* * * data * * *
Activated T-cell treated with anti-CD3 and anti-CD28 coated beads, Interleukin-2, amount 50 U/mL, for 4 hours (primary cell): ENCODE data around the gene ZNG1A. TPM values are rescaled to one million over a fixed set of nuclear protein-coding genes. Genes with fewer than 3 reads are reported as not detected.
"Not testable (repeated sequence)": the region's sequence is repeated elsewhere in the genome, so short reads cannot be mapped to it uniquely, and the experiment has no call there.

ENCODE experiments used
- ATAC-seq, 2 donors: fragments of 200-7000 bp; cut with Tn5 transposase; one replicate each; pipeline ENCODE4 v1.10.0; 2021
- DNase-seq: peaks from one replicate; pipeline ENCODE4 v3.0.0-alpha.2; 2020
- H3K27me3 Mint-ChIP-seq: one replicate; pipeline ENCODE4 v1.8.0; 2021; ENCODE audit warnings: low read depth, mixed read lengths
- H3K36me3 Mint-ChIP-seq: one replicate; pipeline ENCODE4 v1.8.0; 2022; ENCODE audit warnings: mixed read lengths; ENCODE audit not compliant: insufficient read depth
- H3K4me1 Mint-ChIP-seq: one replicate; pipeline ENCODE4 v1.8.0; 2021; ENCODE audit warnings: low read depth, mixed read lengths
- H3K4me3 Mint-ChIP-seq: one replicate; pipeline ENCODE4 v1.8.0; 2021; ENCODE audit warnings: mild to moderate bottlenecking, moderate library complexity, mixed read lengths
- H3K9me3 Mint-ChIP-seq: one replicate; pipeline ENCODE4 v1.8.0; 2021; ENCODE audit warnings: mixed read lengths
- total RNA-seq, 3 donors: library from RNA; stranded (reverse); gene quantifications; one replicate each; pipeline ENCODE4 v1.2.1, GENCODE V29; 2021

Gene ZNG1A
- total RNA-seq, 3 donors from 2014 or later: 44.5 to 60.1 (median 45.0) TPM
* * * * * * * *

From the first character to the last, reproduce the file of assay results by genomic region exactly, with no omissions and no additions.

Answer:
Activated T-cell treated with anti-CD3 and anti-CD28 coated beads, Interleukin-2, amount 50 U/mL, for 4 hours (primary cell): ENCODE data around the gene ZNG1A. TPM values are rescaled to one million over a fixed set of nuclear protein-coding genes. Genes with fewer than 3 reads are reported as not detected.
"Not testable (repeated sequence)": the region's sequence is repeated elsewhere in the genome, so short reads cannot be mapped to it uniquely, and the experiment has no call there.

ENCODE experiments used
- ATAC-seq, 2 donors: fragments of 200-7000 bp; cut with Tn5 transposase; one replicate each; pipeline ENCODE4 v1.10.0; 2021
- DNase-seq: peaks from one replicate; pipeline ENCODE4 v3.0.0-alpha.2; 2020
- H3K27me3 Mint-ChIP-seq: one replicate; pipeline ENCODE4 v1.8.0; 2021; ENCODE audit warnings: low read depth, mixed read lengths
- H3K36me3 Mint-ChIP-seq: one replicate; pipeline ENCODE4 v1.8.0; 2022; ENCODE audit warnings: mixed read lengths; ENCODE audit not compliant: insufficient read depth
- H3K4me1 Mint-ChIP-seq: one replicate; pipeline ENCODE4 v1.8.0; 2021; ENCODE audit warnings: low read depth, mixed read lengths
- H3K4me3 Mint-ChIP-seq: one replicate; pipeline ENCODE4 v1.8.0; 2021; ENCODE audit warnings: mild to moderate bottlenecking, moderate library complexity, mixed read lengths
- H3K9me3 Mint-ChIP-seq: one replicate; pipeline ENCODE4 v1.8.0; 2021; ENCODE audit warnings: mixed read lengths
- total RNA-seq, 3 donors: library from RNA; stranded (reverse); gene quantifications; one replicate each; pipeline ENCODE4 v1.2.1, GENCODE V29; 2021

Gene ZNG1A
- total RNA-seq, 3 donors from 2014 or later: 44.5 to 60.1 (median 45.0) TPM